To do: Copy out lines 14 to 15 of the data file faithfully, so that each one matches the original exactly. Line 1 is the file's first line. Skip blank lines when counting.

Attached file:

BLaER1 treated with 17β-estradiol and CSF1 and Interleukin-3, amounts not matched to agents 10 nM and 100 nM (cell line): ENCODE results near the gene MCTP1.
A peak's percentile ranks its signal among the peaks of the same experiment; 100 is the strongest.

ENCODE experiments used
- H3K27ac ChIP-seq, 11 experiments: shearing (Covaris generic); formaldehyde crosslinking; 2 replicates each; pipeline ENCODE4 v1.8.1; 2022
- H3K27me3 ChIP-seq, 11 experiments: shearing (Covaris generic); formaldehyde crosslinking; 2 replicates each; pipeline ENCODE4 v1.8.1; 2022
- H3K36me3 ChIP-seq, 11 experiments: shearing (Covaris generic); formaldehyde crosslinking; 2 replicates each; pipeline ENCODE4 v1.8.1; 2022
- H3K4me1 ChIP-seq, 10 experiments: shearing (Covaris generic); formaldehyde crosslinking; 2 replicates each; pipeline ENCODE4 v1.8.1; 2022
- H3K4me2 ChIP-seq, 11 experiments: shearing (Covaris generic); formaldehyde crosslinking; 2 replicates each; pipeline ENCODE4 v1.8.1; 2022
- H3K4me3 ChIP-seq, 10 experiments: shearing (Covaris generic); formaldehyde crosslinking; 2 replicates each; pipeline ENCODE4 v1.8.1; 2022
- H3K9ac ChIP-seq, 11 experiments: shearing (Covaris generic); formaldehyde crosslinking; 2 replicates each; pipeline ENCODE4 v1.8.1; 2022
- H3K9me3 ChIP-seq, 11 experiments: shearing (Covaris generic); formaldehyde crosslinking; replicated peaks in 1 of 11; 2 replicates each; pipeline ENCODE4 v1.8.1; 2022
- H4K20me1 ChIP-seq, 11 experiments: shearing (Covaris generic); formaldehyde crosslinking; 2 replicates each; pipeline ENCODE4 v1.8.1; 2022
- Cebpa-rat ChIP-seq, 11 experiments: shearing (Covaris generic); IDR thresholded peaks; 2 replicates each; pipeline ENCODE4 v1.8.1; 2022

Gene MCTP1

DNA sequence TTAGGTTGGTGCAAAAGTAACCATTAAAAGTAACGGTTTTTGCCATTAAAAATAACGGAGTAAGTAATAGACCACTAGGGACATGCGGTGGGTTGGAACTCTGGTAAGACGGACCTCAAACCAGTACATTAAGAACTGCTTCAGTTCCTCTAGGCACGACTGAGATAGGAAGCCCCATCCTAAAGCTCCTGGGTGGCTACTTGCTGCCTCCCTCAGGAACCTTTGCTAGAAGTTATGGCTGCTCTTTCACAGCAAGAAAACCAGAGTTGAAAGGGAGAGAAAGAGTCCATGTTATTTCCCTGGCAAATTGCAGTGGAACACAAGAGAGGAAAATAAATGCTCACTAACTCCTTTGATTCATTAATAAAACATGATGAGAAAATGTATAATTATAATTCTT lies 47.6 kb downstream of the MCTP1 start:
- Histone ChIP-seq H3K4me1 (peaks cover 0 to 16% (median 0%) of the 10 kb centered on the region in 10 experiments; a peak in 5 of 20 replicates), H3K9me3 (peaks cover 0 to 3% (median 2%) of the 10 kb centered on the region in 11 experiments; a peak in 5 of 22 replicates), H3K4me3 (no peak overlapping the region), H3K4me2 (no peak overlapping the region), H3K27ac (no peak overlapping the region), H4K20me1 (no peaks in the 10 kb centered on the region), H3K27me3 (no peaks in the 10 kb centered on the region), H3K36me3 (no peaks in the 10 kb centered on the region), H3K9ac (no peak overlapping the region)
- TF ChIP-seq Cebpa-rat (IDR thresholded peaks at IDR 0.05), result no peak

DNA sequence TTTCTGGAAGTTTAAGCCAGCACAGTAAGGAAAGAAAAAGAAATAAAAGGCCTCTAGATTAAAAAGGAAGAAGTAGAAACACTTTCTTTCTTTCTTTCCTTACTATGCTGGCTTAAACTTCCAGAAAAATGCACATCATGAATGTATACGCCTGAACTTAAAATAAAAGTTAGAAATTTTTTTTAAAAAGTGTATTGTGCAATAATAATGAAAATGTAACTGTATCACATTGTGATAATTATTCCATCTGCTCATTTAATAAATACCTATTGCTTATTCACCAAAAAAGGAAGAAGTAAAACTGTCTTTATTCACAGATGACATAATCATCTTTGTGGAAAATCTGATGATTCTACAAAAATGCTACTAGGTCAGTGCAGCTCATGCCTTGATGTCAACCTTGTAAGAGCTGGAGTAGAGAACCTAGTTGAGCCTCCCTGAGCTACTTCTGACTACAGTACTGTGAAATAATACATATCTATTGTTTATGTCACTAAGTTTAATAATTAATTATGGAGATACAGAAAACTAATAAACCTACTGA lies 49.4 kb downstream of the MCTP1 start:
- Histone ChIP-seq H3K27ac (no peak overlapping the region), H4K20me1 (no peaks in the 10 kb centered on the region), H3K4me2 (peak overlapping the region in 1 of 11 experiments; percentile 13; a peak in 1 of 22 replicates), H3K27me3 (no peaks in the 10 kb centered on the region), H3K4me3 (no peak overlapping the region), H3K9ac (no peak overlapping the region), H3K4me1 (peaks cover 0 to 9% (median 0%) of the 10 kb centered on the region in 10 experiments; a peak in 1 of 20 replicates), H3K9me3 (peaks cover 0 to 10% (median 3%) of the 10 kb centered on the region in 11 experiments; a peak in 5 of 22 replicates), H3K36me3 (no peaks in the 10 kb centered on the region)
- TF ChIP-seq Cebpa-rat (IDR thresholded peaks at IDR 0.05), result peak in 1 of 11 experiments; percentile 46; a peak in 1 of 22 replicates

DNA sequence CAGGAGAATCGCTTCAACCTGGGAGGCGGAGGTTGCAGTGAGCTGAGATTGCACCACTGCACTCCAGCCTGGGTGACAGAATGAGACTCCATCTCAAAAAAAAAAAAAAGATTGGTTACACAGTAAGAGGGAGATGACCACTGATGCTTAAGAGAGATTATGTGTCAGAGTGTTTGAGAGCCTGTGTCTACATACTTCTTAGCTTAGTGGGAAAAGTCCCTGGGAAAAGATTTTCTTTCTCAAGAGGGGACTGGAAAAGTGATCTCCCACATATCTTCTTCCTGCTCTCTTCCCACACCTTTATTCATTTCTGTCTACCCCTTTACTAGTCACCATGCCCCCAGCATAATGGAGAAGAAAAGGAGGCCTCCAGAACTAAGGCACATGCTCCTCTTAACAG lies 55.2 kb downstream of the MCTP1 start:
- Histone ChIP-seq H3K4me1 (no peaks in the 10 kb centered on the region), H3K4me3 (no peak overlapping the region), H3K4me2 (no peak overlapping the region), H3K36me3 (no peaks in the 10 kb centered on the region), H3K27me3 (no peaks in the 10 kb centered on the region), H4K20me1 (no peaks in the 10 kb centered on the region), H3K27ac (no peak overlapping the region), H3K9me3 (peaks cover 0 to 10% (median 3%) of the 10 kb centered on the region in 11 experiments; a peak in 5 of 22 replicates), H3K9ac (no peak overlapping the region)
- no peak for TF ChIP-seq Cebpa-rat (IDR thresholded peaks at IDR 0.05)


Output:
Gene MCTP1

DNA sequence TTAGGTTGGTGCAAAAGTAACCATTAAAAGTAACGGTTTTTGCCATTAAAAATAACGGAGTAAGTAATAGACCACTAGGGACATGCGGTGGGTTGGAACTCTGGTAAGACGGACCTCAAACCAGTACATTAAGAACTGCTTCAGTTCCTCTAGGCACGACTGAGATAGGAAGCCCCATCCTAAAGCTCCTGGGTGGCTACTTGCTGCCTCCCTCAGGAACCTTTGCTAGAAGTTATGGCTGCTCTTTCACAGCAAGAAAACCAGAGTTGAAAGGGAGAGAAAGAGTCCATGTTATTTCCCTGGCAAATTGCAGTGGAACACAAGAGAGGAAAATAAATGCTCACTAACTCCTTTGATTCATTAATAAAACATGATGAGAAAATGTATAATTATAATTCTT lies 47.6 kb downstream of the MCTP1 start: